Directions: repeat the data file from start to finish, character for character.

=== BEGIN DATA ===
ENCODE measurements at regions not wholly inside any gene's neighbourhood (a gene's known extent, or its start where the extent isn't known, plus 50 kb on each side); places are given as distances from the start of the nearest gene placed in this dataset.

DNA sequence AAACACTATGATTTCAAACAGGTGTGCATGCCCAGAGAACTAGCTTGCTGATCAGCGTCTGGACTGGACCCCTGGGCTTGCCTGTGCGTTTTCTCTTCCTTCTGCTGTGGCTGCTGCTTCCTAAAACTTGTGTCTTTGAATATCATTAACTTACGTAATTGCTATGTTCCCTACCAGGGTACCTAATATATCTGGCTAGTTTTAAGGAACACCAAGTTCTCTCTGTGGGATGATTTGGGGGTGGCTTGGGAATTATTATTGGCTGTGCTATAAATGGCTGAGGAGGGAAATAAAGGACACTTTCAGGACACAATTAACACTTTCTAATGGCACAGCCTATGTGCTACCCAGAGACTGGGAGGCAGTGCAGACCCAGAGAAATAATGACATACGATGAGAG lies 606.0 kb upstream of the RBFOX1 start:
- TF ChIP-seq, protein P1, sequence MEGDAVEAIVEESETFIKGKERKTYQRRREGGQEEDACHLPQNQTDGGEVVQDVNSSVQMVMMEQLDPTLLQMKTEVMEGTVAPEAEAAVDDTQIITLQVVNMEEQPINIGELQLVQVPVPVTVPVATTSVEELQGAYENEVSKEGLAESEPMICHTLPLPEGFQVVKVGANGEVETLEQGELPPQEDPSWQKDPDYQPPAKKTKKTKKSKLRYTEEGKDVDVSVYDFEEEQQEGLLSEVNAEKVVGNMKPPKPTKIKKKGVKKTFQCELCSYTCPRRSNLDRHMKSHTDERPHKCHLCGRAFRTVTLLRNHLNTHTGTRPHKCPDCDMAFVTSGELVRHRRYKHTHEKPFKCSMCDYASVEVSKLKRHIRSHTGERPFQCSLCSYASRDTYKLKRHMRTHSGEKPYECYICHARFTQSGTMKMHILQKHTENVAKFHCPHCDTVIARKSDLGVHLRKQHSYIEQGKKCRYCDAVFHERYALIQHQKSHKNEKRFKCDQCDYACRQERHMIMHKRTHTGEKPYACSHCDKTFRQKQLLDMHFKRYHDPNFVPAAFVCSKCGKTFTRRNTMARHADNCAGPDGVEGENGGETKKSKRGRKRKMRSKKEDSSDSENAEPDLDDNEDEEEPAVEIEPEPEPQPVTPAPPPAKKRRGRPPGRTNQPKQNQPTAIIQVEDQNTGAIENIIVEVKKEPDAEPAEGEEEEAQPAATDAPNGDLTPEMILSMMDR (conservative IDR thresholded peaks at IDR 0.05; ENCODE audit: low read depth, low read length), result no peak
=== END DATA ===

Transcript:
ENCODE measurements at regions not wholly inside any gene's neighbourhood (a gene's known extent, or its start where the extent isn't known, plus 50 kb on each side); places are given as distances from the start of the nearest gene placed in this dataset.

DNA sequence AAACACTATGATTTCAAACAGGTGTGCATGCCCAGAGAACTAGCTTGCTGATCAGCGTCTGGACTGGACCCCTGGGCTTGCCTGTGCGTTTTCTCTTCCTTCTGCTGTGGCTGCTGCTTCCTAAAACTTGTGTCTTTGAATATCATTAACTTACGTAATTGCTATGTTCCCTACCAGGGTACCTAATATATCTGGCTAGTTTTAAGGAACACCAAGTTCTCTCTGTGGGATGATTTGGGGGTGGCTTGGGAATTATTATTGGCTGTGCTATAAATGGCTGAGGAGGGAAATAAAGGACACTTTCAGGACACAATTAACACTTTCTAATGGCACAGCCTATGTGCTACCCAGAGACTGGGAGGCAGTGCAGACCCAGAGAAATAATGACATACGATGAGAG lies 606.0 kb upstream of the RBFOX1 start:
- TF ChIP-seq, protein P1, sequence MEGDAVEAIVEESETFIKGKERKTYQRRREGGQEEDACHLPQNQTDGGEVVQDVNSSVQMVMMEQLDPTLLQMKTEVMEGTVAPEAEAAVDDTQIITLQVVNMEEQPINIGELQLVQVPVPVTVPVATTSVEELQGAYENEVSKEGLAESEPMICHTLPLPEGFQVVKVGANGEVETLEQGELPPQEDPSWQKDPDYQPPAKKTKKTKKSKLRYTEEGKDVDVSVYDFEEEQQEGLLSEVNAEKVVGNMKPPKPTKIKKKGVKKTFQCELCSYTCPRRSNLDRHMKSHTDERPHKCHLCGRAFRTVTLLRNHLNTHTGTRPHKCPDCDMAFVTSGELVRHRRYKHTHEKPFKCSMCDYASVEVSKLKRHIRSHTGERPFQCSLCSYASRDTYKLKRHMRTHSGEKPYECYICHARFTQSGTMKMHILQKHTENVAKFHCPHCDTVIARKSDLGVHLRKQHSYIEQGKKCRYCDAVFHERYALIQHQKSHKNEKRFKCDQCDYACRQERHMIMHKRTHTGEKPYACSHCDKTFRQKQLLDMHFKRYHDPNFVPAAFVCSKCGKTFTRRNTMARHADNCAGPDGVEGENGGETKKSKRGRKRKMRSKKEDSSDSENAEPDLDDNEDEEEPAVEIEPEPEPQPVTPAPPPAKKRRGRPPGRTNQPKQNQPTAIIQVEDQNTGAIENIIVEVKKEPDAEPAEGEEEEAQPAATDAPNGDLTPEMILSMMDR (conservative IDR thresholded peaks at IDR 0.05; ENCODE audit: low read depth, low read length), result no peak